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Economy in Brief

ZEW Experts' Assessments Dim
by Robert Brusca  July 16, 2019

The ZEW experts' macroeconomic current assessment in July has been cut for the euro area, Germany, Japan, and the United Kingdom. The U.S. outlook stepped up in July while the weak outlook for Italy improved and the negative outlook for France became less intense. Still, as of July, only the United States has a positive assessment of its current economic condition and that is by a wide margin. Germany, that had been clinging to a positive outlook and was neck-and-neck with the U.S. diffusion assessment just one year ago, has posted its first net negative diffusion reading of this cycle. However, Japan, the U.S., France, and the euro area all have rank standings of the current readings that lie above their historic medians (above 50) back to early-1999. Yes! That is true despite the very weak negative reading for France and the negative reading for Japan. Japan with a diffusion response this month of -1.1 and the U.S. with a reading of 50.0 find that Japan's queue standing is higher than that of the U.S.! That is a ‘statement' about how long Japan's economy has been mired in difficulty. It is reminiscent of the expression “been down so long, looks like up to me.”

Economic expectations
Turning to economic expectations-where all observations are negative- the U.K. has the weakest diffusion reading as its Brexit woes drag on and on. Italy, the U.S. and Germany, in that order, have the next weakest readings, followed by France and Japan, whose -14.3 reading is the highest. However, much of this is hairsplitting. The queue rankings for countries are in their lower 16th percentile or weaker across the board. The U.K. reading has been weaker only 3% of the time. On a queue basis, the U.S. reading is the relative strongest being lower historically only 15.8% of the time. Still, it's not impressive.

Inflation expectations
Inflation diffusion readings are weak across the board. Since deflation is a rare occurrence, most of the inflation assessments are low but positive with global inflation already running quite low. The euro area is an exception this month with a net -1.7 percentile reading, reflecting the expectation of inflation falling and raising the specter of deflation as a possibility. German inflation expectation readings ‘improved' month-to-month from a negative reading to zero. Japan remains at a low 4.0 diffusion reading with Italy at 3.4 and France at 1.7. The U.K. reading moved the most in July, declining from a 30.4 June reading to an 18.9 reading apparently indicting some potential for disinflationary results if there is a hard Brexit. That is somewhat confusing since a hard Brexit would seem more likely to crash the sterling that is already weak and setting new 2-year-plus low vs. the dollar. Perhaps this reading reflects the expectations that sterling has gotten most of its decline out of the way. The queue ranking for these inflation metrics are in the mid-20th to low-30th percentiles for most countries. Japan is an exception with a 16.7 percentile standing; the U.K. has the high side reading at its 44.4 percentile (despite the monthly decline in the diffusion index), that is still below its historic median.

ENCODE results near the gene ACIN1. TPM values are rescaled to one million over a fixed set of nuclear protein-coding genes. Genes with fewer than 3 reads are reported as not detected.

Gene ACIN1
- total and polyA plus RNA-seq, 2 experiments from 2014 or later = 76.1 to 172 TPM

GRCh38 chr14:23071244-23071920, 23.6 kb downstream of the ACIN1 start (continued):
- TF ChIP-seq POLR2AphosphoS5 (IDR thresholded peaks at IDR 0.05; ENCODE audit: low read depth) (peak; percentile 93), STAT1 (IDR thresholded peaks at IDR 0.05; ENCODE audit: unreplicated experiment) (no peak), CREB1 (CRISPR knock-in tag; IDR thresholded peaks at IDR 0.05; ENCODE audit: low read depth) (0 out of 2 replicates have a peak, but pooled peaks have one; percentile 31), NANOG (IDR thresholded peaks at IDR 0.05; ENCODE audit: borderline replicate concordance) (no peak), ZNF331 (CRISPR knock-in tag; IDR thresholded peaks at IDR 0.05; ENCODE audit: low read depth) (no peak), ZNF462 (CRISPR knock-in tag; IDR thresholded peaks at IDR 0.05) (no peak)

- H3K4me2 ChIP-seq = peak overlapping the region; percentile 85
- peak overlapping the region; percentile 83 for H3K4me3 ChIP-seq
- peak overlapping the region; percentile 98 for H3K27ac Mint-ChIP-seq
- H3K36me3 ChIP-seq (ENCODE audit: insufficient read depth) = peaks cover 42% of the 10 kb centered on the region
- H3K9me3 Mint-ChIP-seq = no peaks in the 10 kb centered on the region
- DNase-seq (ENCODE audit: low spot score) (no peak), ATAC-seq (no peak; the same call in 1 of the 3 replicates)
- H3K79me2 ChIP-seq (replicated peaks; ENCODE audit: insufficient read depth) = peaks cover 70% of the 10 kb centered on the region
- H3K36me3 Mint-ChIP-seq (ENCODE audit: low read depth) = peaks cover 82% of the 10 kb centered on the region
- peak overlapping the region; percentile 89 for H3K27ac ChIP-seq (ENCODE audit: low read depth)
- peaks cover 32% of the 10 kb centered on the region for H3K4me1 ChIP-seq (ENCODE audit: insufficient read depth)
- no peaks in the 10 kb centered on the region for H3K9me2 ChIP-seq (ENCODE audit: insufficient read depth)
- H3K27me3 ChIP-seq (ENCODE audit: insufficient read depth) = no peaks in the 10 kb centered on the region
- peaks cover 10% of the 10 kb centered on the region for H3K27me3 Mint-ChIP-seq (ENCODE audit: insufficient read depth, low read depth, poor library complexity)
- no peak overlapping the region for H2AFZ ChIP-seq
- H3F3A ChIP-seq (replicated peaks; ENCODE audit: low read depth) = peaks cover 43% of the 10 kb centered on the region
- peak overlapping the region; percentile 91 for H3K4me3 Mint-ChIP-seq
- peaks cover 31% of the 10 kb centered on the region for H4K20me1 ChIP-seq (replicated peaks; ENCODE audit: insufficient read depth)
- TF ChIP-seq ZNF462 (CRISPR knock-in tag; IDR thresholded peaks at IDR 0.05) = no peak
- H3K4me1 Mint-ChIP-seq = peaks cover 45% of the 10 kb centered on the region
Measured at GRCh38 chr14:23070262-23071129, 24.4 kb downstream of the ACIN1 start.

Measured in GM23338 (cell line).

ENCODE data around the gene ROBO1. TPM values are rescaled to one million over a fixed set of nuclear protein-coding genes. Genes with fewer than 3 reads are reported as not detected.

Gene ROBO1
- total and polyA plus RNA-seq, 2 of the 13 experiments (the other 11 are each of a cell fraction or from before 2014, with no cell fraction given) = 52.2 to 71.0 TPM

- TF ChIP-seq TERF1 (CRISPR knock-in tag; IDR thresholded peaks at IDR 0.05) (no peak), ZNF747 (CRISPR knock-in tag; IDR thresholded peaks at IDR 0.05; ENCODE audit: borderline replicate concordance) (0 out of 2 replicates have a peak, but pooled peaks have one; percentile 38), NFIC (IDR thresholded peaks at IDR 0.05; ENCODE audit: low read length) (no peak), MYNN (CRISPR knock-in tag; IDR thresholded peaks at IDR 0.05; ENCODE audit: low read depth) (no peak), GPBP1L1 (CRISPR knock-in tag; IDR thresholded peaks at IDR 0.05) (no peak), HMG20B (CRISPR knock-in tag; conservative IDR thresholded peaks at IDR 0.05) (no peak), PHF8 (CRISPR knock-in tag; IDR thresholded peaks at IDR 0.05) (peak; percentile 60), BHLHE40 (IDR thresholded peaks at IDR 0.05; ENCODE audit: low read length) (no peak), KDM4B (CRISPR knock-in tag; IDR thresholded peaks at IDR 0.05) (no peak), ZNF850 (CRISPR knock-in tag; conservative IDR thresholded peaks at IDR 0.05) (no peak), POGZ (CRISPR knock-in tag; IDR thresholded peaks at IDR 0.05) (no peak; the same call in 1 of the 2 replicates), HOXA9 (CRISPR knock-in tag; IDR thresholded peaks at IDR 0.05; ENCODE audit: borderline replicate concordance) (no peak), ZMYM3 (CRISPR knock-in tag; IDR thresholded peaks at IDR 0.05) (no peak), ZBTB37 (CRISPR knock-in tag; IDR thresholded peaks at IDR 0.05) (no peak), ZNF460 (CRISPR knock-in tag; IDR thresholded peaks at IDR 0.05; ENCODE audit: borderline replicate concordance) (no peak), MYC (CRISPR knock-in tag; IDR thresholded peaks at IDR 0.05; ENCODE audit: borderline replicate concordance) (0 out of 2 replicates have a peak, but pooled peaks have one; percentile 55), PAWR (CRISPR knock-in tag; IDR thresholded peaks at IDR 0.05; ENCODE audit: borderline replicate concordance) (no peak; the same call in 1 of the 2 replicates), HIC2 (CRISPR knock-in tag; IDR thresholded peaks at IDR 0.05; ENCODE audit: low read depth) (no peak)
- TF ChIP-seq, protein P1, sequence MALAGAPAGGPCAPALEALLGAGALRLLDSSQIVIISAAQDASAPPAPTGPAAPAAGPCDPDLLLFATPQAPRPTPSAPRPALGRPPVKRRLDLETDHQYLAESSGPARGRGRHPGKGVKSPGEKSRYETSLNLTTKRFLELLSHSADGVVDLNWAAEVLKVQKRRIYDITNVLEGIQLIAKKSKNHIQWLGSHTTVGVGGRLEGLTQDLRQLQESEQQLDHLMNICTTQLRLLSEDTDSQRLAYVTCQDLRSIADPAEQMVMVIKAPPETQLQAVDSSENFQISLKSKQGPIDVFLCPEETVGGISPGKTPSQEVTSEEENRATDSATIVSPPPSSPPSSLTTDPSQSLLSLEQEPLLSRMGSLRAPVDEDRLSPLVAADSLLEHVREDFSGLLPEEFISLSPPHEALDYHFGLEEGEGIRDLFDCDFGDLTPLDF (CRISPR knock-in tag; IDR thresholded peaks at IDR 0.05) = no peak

Market outlook
Turning to the summary table below, we see that short-term and long-terms rate expectations have very low queue standings. Short-term rate expectations fell everywhere in July. In the EMU, they plunged from a -5.4 reading to -44.3 in July. In the U.S. they also plunged from -43.6 to -72 in July with a strong knock down from -3.3 to -20.4 in July in the U.K. as well. All members have short-term rate expectations in the lower 20th percentile on a queue standing basis or lower. Long-term rate expectations also fell broadly although less sharply and has have even lower queue standings (see table).

Amid these changes, expectations foresee inflation lower, interest rates, both short and long rates lower. There are across the board deeply negative expectations and largely reduced (but somewhat mixed and clearly weak) current assessments, stock market expectations are no HIGHER than their 1.7% percentile on a queue standing basis anywhere and that top reading is from the U.S. where stocks have been moving to record highs. Germany and euro area stock expectations have not had weaker readings on this timeline. Japan, the U.K., France, and Italy all post extreme weak readings.

Summing up
Clearly the ZEW experts continue to see a lot of chaos. Their view of the stock market is worrisome. Interest rates are low and seem to be heading lower while inflation readings remain depressed and are weakening. Central banks have little ammunition left to boost growth or inflation. The lingering trade war still seems to be eating away at the foundations for growth and there is more to come. But the trade-warring parties are still talking. In Europe, the new political arrangements in the EU are being sorted out. In the U.S. violent verbal clashes mark the political scene clashes of the sort that American politics has never seen in the post WWII period. There is still about one and one-half years to the next presidential election cycle. Iran is a major sticking point with Israel freshly accusing Europe of appeasement over its attempt to keep the clearly crumbling nuclear deal in place. Turkey is playing the ‘China Card' by drilling off the coast of Cyrus despite having only a ‘disputed right' to be there that no one else supports. Meanwhile, the Middle East and Straits of Hormuz are not safe but are being patrolled. Risks abound. Uncertainties lurk. Danger is clearly present. Why does the U.S. equity market love it all so?

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